I guess that’s why people blindly want to be part of war, because war does not die with the individual. When I first read Stoner by John Williams I found it reckless and improbable that people should want to give up cultivation of the mind and intellectual enterprise for war- but I guess the sentiment in both undertakings is really the same- whatever the outcome, they’ll be changing the world.

I sometimes think that these people we read about in history become figures of a distant past, something legendary or out of a fairy tale, sadly, something unreal. I remember black history month in primary school whereby I had to research about Rosa Park and Martin Luther King- it was a task like any other which I undertook, not actually understanding or appreciating the significance of their campaigns. Perhaps it’s a thing that comes with time and maturity- the older I get the more astute the drops of knowledge dabbled in at a young age become, maturing into an appetite for erudition- or so they say. I feel like perhaps this is not the case for everyone. It’s certainly not the case for my grandparents who have always been sheltered form the reality of racism and at times have even been blindly racist themselves. It’s therefore an odd privilege for me to have an affiliation and understanding of a struggle that I was not personally part of, which I sometimes take for granted. As I’ve gotten older I’ve come to realise that ‘international week’ or ‘black history month’ is distressingly not a celebratory event, but rather it seems for me that the very fact it must have a specific allocated time almost makes the information that we learn during that time some sort of commodity on a check list that simply must be achieved. Of course this is the pessimistic way of looking at things, indeed black history month can be beneficial in raising awareness, but why should black history month only be for a month? The changes made by those individuals have changed our lives everyday, but for some reason we western countries have decided to clear our conscious by dedicating a month alone before all their trials and tribulations lay dormant again for another year, but learning is an ongoing process and there should be no apportioned time.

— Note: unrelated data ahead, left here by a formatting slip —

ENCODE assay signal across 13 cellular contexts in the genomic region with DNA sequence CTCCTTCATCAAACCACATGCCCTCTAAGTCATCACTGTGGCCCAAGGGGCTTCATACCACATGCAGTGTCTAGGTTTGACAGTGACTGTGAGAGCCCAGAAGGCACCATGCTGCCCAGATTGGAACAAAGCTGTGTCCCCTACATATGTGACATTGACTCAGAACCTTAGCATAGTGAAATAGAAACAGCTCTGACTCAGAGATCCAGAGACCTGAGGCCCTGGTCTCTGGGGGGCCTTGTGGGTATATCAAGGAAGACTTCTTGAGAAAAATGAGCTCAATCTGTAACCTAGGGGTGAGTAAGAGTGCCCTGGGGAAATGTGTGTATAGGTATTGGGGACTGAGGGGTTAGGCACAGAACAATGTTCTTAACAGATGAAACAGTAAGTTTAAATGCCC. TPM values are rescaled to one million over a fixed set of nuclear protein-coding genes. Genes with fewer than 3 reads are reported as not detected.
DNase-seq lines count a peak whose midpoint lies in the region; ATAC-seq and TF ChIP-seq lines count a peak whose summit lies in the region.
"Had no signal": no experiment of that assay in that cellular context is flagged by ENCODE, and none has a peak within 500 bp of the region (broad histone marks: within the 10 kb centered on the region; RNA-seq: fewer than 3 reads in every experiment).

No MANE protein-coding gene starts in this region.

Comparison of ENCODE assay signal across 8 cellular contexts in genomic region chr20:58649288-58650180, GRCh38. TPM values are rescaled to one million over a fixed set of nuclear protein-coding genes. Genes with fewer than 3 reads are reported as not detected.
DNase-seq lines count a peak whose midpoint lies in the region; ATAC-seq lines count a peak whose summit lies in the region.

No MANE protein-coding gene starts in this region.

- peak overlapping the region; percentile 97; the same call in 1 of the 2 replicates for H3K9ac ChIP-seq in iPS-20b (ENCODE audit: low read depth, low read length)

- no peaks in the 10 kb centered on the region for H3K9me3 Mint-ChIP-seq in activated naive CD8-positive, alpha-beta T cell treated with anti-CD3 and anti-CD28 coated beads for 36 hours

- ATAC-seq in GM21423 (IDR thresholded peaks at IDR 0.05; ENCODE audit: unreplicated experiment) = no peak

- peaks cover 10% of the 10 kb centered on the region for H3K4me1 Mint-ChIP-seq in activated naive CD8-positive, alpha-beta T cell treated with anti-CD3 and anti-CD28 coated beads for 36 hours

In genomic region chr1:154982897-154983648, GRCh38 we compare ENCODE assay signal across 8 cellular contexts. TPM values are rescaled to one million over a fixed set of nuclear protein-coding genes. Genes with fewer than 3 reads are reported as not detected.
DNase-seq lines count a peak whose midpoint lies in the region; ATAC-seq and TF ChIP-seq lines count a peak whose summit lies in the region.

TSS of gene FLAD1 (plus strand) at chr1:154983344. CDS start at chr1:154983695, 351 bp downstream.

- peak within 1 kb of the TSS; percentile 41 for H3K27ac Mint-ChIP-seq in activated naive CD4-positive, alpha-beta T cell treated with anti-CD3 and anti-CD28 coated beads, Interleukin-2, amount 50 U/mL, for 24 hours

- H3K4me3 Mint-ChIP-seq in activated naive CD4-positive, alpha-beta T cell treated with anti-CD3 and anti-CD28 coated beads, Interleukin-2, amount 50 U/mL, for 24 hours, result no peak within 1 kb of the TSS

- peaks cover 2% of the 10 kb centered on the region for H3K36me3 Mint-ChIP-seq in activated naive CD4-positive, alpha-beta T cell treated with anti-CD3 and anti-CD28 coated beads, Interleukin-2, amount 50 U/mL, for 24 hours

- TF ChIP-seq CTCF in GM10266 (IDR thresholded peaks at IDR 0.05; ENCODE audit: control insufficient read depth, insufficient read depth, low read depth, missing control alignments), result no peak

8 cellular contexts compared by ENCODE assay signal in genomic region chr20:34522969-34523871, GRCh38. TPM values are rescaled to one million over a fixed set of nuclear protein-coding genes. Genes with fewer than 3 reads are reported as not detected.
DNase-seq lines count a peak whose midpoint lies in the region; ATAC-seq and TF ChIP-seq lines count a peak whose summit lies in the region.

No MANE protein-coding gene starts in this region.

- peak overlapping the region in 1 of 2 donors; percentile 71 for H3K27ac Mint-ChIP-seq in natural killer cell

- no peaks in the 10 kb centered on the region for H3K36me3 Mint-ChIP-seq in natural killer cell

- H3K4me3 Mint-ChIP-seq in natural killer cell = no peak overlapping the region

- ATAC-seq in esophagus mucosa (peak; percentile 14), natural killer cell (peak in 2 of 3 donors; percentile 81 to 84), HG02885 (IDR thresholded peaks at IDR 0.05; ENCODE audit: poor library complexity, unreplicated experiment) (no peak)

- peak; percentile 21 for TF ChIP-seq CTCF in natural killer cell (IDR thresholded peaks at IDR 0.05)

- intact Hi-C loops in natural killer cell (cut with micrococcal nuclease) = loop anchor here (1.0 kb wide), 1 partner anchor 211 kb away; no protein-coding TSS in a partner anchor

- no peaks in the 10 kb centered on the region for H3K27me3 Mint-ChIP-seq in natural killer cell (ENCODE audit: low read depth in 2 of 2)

Williams was right when he wrote in his book “a war doesn’t merely kill off a few thousand or a few hundred thousand young men. It kills off something in a people that can never be bought back. And if a people goes through enough wars, pretty soon all that’s left is the brute, the creature that we- you and I and others like us- have brought up from the slime.” I can’t begin to fathom the constant apprehension that the wives of Nelson Mandala and Martin Luther King must have had to endure, the uncertainty and cruelty they had to undergo in their own personal wars, and perhaps the daunting realisation and resignation in Coretta Scott King’s case, when she finally got that call to tell her that her husband had been assassinated, as if all the anticipation and anxiety had built up to this moment to say ‘this is what I’ve been waiting for’- did she possibly for a second feel a moment of relief in not having to be on edge anymore before she immediately delved into regret and grief? There seems to be a certain safety in death and a comfort in one that that makes you a martyr.

Intention is a very problematic thing indeed, because if our memories are distorted every time we recall them, then it becomes easier to corrupt our original intentions and convince ourselves we envisioned something we most probably did not.